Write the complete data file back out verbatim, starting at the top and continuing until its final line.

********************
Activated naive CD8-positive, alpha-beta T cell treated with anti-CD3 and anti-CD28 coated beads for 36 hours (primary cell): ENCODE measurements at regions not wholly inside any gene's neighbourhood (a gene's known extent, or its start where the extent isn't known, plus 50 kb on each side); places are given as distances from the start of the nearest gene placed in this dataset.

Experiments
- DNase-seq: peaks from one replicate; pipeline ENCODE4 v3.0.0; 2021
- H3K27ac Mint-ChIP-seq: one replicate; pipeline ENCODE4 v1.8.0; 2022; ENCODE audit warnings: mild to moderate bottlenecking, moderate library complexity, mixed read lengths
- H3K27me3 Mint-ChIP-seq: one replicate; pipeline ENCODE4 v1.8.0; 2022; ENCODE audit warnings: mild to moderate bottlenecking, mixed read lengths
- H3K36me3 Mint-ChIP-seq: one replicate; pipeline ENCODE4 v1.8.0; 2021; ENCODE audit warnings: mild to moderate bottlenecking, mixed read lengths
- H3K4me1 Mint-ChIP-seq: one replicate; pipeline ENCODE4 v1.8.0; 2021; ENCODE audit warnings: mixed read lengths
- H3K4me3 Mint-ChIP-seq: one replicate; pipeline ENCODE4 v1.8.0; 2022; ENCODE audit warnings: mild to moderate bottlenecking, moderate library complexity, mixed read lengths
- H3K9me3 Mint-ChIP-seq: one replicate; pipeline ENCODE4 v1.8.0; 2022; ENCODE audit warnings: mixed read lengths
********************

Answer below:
Activated naive CD8-positive, alpha-beta T cell treated with anti-CD3 and anti-CD28 coated beads for 36 hours (primary cell): ENCODE measurements at regions not wholly inside any gene's neighbourhood (a gene's known extent, or its start where the extent isn't known, plus 50 kb on each side); places are given as distances from the start of the nearest gene placed in this dataset.

Experiments
- DNase-seq: peaks from one replicate; pipeline ENCODE4 v3.0.0; 2021
- H3K27ac Mint-ChIP-seq: one replicate; pipeline ENCODE4 v1.8.0; 2022; ENCODE audit warnings: mild to moderate bottlenecking, moderate library complexity, mixed read lengths
- H3K27me3 Mint-ChIP-seq: one replicate; pipeline ENCODE4 v1.8.0; 2022; ENCODE audit warnings: mild to moderate bottlenecking, mixed read lengths
- H3K36me3 Mint-ChIP-seq: one replicate; pipeline ENCODE4 v1.8.0; 2021; ENCODE audit warnings: mild to moderate bottlenecking, mixed read lengths
- H3K4me1 Mint-ChIP-seq: one replicate; pipeline ENCODE4 v1.8.0; 2021; ENCODE audit warnings: mixed read lengths
- H3K4me3 Mint-ChIP-seq: one replicate; pipeline ENCODE4 v1.8.0; 2022; ENCODE audit warnings: mild to moderate bottlenecking, moderate library complexity, mixed read lengths
- H3K9me3 Mint-ChIP-seq: one replicate; pipeline ENCODE4 v1.8.0; 2022; ENCODE audit warnings: mixed read lengths